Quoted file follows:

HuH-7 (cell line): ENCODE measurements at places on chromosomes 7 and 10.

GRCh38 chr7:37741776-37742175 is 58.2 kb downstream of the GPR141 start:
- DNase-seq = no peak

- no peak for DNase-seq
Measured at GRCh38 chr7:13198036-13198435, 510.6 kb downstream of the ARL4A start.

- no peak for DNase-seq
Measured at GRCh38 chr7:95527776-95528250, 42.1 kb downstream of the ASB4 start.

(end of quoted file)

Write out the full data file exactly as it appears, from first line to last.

HuH-7 (cell line): ENCODE measurements at places on chromosomes 7 and 10.

GRCh38 chr7:37741776-37742175 is 58.2 kb downstream of the GPR141 start:
- DNase-seq = no peak

- no peak for DNase-seq
Measured at GRCh38 chr7:13198036-13198435, 510.6 kb downstream of the ARL4A start.

- no peak for DNase-seq
Measured at GRCh38 chr7:95527776-95528250, 42.1 kb downstream of the ASB4 start.